On Thanksgiving, the turkey isn’t the only one getting stuffed. According to the Calorie Control Council, approximately 4,500 calories are consumed at Thanksgiving dinner. That’s about 2.5 times the average intake for a woman and twice what a man should consume in a single day. Overeating that much food in a single meal (or day) triggers hormones that put us to sleep.
A traditional Thanksgiving turkey dinner with all the trimmings is about 3,000 calories—unless you are using a Paula Dean recipe! All kidding aside, with all the appetizers, wine, drinks and other cocktails consumed, it’s easy to reach 4,500 calories. No wonder we enter a tryptophan induced nap after we eat!
To some, Thanksgiving kicks off a holiday season of eating and drinking leading to a 5-10-pound weight gain for the New Year. It doesn’t have to be that way. Here are seven tricks to help you reduce your calorie intake this Thanksgiving.
- Forget the Paula Dean cookbook. Rich in butter and fat, your heart and arteries will not appreciate the over-indulgence of butter in every side dish.
- Roast instead of fry. Fried turkey is quite popular these days. Fried anything means unwanted extra calories and saturated fat. Turkey by itself is lean when roasted properly. Four ounces of roasted turkey (without the skin) is only 190 calories.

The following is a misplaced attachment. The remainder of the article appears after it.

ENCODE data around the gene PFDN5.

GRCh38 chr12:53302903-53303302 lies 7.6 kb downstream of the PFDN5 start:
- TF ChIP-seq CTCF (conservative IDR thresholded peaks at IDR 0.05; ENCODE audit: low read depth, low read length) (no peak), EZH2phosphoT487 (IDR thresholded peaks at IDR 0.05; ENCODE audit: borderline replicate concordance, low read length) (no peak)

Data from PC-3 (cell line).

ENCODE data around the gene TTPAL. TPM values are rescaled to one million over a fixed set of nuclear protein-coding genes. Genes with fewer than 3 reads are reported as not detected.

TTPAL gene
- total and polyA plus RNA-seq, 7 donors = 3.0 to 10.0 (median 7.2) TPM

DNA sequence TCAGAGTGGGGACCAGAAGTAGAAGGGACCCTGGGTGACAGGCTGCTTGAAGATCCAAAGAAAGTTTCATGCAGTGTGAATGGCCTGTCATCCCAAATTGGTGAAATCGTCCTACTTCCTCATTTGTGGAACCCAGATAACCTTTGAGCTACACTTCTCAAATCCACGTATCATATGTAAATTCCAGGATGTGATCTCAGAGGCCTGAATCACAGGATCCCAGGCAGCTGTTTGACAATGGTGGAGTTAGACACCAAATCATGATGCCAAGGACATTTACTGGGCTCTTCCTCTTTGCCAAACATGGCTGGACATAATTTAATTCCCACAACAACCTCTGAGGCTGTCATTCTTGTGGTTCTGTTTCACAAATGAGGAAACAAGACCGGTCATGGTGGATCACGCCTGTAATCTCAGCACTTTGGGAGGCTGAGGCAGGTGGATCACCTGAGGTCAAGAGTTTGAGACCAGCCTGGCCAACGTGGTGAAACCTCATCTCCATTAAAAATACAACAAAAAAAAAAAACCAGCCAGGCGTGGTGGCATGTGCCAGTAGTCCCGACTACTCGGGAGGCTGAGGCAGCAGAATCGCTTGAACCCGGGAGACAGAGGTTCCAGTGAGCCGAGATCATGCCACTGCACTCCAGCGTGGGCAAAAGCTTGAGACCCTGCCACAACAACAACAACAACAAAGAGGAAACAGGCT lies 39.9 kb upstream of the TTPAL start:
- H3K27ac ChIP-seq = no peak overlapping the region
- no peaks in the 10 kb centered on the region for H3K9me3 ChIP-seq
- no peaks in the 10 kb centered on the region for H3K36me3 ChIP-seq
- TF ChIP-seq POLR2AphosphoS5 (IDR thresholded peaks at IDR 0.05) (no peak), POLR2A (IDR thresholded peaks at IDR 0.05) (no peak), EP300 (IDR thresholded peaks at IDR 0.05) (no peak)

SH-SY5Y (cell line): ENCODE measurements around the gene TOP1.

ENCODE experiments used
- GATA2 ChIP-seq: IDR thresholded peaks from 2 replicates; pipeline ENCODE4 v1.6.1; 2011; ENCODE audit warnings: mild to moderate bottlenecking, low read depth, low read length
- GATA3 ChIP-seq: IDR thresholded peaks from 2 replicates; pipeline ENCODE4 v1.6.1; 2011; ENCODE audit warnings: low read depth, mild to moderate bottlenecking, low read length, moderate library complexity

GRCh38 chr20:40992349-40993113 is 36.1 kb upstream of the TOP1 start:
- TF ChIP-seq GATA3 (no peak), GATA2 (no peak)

- Skip the rolls and butter. A Crescent roll is 100 calories. One tablespoon of butter adds another 102 calories. You can eat rolls and butter any day. Enjoy the wonderful side dishes that are served and save yourself about 200 calories by not eating the rolls and butter.
- Get out and walk, ride your bike and toss around a football before or after dinner. In other words, get a little exercise. Move more. Burn off some calories.
- Eat just one dessert. A slice of pumpkin pie (without whipped cream) is 323 calories. A piece of pecan pie is 456. Do you really need to eat both slices in the same day? Savor one or the other. Ask for a take-home box.
- Average your calorie intake over the week. The average woman consumes about 14,000 calories in one week; a man consumes 16,800. Knowing that Thanksgiving Day is a big family feast, consider lowering your daily calorie intake by 300-400 calories for the other 6 days of the holiday week to help you curb your overall calorie intake.
- Rev up your fitness schedule. Add a couple hours of cardio during the week. Some cardio-strength workouts can burn up to 850 calories. Adding a couple of strong workouts will help you can enjoy the food you want to eat.
The bottom line is that the holiday season is here. Enjoy yourself. Eat moderately. There will be festivities with food and drink—and lots of it! Make smart diet and exercise choices today and every day so you can enjoy your Thanksgiving meal guilt-free.
Wondering how your holiday favorites stack up, here’s a popular holiday dishes calorie counter that we found here.